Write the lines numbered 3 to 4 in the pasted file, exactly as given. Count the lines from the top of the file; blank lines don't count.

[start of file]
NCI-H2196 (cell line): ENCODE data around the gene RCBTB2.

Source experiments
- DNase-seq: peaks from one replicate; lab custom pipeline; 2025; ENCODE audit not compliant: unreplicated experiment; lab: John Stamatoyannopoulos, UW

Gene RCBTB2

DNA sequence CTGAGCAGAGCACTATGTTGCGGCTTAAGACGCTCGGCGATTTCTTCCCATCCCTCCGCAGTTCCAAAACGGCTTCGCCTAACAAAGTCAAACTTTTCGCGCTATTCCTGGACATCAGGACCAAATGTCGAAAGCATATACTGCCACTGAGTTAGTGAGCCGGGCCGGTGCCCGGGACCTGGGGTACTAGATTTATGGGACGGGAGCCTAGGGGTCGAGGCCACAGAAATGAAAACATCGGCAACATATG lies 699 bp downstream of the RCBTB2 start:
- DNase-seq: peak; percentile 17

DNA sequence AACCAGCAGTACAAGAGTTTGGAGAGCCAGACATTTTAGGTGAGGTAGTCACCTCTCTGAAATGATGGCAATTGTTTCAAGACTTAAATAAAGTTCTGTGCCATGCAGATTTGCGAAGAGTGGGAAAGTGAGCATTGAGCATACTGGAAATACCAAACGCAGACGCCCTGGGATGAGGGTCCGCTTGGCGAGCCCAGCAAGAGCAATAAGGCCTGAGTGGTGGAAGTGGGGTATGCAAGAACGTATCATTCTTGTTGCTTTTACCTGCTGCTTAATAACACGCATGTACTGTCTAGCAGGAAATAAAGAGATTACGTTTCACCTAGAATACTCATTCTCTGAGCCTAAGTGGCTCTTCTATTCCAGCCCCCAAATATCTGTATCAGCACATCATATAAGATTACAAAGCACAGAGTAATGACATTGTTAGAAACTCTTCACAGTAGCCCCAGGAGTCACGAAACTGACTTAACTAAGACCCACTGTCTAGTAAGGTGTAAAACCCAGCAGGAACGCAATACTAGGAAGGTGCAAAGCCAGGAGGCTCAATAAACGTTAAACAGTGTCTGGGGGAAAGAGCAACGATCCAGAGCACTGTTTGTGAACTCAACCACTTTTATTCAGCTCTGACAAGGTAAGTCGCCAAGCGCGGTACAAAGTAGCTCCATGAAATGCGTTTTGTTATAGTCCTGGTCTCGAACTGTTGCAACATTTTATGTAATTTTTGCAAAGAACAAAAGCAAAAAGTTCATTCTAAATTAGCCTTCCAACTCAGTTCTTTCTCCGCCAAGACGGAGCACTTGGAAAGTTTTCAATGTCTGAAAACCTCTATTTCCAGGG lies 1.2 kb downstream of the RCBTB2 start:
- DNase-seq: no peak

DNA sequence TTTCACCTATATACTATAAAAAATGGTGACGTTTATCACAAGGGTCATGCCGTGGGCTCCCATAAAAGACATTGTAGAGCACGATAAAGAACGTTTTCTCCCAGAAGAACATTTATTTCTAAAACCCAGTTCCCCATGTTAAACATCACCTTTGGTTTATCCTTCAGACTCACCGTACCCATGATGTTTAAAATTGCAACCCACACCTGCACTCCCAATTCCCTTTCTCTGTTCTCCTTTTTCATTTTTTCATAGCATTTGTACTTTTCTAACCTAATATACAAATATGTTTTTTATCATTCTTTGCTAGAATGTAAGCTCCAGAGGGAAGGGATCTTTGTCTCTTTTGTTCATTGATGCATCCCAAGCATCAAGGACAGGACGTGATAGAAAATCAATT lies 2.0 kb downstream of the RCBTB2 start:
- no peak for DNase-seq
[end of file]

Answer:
- DNase-seq: peaks from one replicate; lab custom pipeline; 2025; ENCODE audit not compliant: unreplicated experiment; lab: John Stamatoyannopoulos, UW

Gene RCBTB2